Take the 2-minute tour ×
Mathematics Stack Exchange is a question and answer site for people studying math at any level and professionals in related fields. It's 100% free, no registration required.

I am trying to map the position of an object in one image to another. I have four points in one image with corresponding points in another image so as to bound an area say A. Now, if I have points in A from one image, how do I get the coordinate of the points in the second image.

It must be noted that the first image has oblique coordinates while the second one is orthogonal. Also, I do not have any other information such as the angle between the two coordinate systems. I only have four points in both the images that encompass all my required points (in area A) within them.

share|improve this question

1 Answer 1

It depends on the coordinate systems and how they are related to one another. For example, if they are related by a linear transformation then you need to construct the change of basis matrix.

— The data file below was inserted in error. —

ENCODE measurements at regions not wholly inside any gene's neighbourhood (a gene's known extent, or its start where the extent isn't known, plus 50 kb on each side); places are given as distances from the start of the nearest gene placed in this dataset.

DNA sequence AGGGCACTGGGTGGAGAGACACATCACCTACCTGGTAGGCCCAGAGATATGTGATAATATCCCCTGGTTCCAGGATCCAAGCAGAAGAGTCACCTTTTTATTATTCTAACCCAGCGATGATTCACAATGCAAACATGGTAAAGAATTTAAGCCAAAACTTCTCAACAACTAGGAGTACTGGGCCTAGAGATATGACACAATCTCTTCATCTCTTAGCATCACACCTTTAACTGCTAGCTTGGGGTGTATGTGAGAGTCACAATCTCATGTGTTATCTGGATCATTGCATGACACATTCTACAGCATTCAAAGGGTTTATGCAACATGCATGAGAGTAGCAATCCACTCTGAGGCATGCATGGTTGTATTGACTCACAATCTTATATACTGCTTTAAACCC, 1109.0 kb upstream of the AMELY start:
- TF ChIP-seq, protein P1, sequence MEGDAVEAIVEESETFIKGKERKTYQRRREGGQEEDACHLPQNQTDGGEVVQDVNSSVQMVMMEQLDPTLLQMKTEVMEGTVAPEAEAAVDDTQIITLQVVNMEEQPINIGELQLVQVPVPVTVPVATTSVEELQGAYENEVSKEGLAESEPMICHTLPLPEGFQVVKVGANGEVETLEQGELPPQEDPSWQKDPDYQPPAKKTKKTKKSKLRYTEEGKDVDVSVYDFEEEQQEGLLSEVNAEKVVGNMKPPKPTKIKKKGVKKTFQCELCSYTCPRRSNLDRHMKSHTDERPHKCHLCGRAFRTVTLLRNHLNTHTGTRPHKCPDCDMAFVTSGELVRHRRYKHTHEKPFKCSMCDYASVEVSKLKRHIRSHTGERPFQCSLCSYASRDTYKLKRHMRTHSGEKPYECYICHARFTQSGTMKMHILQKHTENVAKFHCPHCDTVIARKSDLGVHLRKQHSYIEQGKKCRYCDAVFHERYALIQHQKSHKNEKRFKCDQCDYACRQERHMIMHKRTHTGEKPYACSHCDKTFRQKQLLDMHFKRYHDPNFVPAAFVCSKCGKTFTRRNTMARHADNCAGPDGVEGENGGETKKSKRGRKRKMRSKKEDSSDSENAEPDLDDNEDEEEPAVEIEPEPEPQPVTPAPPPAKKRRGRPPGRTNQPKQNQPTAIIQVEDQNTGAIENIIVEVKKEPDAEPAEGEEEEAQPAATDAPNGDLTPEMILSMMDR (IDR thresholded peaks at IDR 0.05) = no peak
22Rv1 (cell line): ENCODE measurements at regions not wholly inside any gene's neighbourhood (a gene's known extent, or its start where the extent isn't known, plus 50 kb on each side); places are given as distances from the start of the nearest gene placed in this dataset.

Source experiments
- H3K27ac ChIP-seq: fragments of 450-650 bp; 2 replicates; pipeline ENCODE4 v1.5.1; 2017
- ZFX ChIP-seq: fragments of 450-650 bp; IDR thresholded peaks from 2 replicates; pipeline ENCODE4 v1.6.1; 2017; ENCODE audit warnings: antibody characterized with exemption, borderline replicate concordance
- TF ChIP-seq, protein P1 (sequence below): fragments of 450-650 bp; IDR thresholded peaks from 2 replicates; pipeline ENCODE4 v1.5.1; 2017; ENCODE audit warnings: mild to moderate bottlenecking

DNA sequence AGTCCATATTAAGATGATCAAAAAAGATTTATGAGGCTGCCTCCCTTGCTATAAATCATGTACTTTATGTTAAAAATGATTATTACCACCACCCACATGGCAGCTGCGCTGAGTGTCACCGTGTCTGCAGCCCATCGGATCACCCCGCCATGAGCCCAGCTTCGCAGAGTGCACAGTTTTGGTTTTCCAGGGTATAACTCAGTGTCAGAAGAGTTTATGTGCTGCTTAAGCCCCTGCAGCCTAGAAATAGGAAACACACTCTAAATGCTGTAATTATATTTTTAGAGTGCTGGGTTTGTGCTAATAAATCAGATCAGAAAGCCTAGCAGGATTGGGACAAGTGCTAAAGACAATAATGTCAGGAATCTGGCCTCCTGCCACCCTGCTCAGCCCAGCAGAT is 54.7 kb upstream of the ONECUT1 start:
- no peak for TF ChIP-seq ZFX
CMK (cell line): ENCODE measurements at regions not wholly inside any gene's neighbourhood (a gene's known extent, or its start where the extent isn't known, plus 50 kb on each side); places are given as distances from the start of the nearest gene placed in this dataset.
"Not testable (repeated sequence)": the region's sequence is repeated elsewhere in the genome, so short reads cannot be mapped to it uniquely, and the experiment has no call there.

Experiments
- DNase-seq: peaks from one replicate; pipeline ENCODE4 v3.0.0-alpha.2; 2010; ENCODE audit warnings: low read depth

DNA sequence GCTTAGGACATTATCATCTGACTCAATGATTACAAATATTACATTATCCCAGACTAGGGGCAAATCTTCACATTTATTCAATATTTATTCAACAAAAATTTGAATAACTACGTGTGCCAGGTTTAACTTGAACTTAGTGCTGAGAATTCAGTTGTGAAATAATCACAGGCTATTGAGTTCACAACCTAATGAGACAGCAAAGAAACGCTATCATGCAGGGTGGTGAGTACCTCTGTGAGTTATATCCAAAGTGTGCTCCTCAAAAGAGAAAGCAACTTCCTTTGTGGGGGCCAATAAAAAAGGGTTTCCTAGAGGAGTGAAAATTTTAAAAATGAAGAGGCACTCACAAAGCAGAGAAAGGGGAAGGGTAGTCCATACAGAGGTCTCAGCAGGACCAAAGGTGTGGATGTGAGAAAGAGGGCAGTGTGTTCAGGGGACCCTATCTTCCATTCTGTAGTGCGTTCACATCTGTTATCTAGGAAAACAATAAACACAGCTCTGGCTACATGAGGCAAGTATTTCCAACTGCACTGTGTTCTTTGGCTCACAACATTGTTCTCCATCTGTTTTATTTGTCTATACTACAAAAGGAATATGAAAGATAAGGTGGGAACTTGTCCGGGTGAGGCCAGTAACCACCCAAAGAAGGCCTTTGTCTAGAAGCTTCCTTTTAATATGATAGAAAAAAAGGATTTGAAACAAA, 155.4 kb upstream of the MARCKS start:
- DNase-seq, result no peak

More work is required for other coordinate systems, e.g. changing from to polar coordinates to Cartesian coordinates. If a point has polar coordinates $(r,\theta)$ then it has Cartesian coordinates $$(x,y) = (r\cos\theta,r\sin\theta).$$

Perhaps you might like to give more information about the coordinate systems you're using. In the meantime, take a look at this chapter on Changes of Coordinates in 2D.

share|improve this answer
    
+1 The links were useful –  Stat-R Oct 23 '12 at 20:25

Your Answer

 
discard

By posting your answer, you agree to the privacy policy and terms of service.

Not the answer you're looking for? Browse other questions tagged or ask your own question.